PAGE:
Audi has overhauled its executive class five-door coupe, giving it a refreshed look both inside and out, plenty of technology, and the promise of improved driving dynamics.
With the A7 Sportback, the German car maker is hoping to bring the flashy design of a coupe, and marry it to the comfort of an executive saloon and the practicality of an estate. It achieved that goal with the last model, giving the new version a lot to live up to.
Audi says that the ‘rakish silhouette’ is just about all that’s carried over from the previous generation A7 Sportback. Engineers have worked to reduce rolling road noise, there are fewer vibrations throughout the body, and acoustic glass helps to keep the cabin ever quieter. Coupled with ride-improving air suspension it makes the A7 an excellent long-distance cruiser.
Electrification has also made its way to the new A7 Sportback, with a mild hybrid set-up included on both diesel and petrol variants. It’s only a small battery and motor and the car won’t drive on electric alone, but it offers slight economy and performance gains.
Other new features include a suite of driver assistance aids, such as a semi-autonomous cruise control system and parking pilot, which leaves parking to the car’s on-board computers.
There’s two engines on offer for the A7 — one petrol and one diesel, both three litres in size. They’re denoted using Audi’s new naming structure, with the diesel badged as 50 TDI and the more powerful petrol known as 55 TFSI.
Audi reckons about 80 per cent of sales will be diesel, but in our limited time with the 50 model we found it to be noisier and less refined than you’d expect from an executive cruiser.
Much more A7-like is the 55 TFSI petrol. There are no economy figures for the diesel just yet, but they’ll be considerably better than the official 40mpg the petrol achieves. However, for such a large vehicle that’s not too bad, and with 335bhp it’s surprisingly spritely, too – 0-60mph takes just over five seconds. Hard acceleration is accompanied by a satisfying ‘whizz’ from the mild hybrid’s electric motor, which is present on both engine options.
Ride & Handling
The A7 Sportback is best placed on the open road, with cruise control set to 70mph as the miles roll by. Particularly in petrol guise, it’s quiet and serene, and the ride is generally exquisite. Opt for the sport suspension and you sacrifice some quality – the ideal option is the adaptive air suspension, which provides the carpet-like ride you expect.
That’s not to say the A7 isn’t fun on a back road. Our test route took in winding mountain passes and it performed admirably, helped by the all-wheel steering, which sees the rear wheels turn the opposite way to the fronts at lower speeds to improve agility, and the same direction at high speeds for better stability. In corners, the improvements over the old model obvious to feel.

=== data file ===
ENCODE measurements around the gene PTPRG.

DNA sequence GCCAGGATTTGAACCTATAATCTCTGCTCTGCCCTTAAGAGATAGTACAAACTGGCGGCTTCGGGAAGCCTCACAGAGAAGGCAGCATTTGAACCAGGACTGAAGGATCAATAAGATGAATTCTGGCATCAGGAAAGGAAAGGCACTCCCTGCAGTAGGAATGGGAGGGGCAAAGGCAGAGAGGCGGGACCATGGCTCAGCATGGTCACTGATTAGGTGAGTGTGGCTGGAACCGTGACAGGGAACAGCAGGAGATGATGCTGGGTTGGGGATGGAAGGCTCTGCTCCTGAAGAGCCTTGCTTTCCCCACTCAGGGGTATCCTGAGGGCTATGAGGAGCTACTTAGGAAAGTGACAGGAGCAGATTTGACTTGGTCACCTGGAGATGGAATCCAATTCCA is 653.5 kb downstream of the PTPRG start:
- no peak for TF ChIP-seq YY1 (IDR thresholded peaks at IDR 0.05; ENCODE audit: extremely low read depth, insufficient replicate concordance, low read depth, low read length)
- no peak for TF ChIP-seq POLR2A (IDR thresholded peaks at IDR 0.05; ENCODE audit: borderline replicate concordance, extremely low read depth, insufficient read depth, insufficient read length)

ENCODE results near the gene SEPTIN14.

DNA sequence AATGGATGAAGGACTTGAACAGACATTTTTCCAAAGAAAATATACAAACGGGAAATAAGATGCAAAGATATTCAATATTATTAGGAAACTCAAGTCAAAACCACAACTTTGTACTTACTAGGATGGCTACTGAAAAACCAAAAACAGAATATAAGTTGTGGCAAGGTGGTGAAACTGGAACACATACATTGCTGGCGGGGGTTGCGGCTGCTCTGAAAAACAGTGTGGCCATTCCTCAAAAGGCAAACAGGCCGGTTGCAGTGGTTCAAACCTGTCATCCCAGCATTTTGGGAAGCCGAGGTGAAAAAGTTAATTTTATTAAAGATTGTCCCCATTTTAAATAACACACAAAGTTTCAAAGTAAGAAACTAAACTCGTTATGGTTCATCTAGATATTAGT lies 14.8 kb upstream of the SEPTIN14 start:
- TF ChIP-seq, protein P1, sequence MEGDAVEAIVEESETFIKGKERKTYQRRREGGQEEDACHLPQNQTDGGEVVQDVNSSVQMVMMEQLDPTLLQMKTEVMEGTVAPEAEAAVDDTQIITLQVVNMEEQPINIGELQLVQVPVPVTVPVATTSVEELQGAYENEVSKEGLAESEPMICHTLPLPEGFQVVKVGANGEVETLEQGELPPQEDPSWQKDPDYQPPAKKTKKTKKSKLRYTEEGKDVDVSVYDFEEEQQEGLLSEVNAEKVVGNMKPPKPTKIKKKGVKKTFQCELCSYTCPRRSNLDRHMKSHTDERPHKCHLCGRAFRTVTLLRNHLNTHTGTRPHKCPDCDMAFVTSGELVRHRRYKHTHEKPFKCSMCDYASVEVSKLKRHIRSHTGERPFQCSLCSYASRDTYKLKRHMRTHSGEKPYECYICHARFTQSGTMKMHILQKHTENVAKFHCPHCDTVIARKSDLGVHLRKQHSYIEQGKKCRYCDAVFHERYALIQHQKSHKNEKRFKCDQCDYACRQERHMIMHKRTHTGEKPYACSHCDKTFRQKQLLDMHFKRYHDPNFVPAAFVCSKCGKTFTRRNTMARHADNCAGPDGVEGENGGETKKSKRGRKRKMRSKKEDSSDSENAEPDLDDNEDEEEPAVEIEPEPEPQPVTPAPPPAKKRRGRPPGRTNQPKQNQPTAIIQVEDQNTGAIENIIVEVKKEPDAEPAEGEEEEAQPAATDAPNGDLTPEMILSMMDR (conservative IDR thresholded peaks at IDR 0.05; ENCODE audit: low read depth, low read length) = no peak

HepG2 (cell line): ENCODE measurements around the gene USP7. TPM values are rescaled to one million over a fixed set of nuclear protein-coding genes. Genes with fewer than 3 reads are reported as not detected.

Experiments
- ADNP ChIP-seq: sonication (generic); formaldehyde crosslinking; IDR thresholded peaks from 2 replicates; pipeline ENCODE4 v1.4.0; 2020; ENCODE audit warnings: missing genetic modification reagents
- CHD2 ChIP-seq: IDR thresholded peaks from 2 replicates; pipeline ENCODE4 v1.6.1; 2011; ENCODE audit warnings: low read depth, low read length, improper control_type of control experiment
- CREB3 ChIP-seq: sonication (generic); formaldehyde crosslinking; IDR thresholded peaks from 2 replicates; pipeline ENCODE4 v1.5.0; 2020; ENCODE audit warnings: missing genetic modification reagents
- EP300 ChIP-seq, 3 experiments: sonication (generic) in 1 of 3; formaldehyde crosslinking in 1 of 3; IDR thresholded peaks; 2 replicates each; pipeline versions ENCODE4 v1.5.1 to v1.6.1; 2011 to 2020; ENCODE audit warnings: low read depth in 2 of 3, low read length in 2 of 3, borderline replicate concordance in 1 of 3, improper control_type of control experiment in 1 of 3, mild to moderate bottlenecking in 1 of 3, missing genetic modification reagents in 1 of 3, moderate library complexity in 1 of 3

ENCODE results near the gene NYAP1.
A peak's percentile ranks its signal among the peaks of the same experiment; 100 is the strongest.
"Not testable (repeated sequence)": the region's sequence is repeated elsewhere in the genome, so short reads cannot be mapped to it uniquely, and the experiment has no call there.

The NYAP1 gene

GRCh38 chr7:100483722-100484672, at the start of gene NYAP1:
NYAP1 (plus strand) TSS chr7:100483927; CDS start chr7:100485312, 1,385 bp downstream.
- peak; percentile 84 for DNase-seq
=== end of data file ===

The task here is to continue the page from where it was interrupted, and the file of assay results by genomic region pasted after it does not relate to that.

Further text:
Interior & Equipment
One criticism often thrown at Audi is that its interiors feel largely the same whether you’re in an A3 hatchback, A8 saloon or R8 supercar. However, the new-generation cabin debuted in the A8 and continued here in the A7 feels futuristic and a big step up for the brand.
A larger wheelbase means there’s more cabin space too, while a pair of large central touchscreens declutter the dashboard. However, with almost all functions taken away from physical buttons it can be a bit of a faff trying to navigate even basic menus, such as climate controls and the radio.
There are two trim levels at launch – Sport and S line. The former is distinguished by LED front and rear lights, 19-inch alloy wheels and twin-leather upholstered seats, while S line models get HD Matrix LED headlights, 20-inch alloys, sports suspension and an S line-specific body kit.
Features common to both trims include Audi’s digital instrument binnacle called Virtual Cockpit, wireless smartphone charging, and driver aids such as front collision warning and automatic parking.
Pricing for 50 TDI diesel models is to be confirmed, but 55 TFSI petrols start at £55,140 in Sport trim and £58,040 for S line models.
Official economy figures have yet to be released for the diesel motors, but in testing, it well-exceeded the petrol variant’s 40mpg claimed figure.
While Audi is keen to point out that the new A7 Sportback is an overhaul of the old model, previous owners will be quickly familiarised with the general driving experience – it’s quiet, comfortable and spacious.
However, where the German car maker has really moved the game on is the interior and handling. The cabin feels futuristic, while the cornering ability is seriously impressive for a car this size.
With the vast majority of buyers expected to opt for diesel it’s perhaps a shame the 3.0-litre unit doesn’t feel quite as refined as you might hope, but it’s by no means a deal breaker – and the lower running costs should offset any qualms about the gruff noise. The petrol feels like the true A7 Sportback experience, though.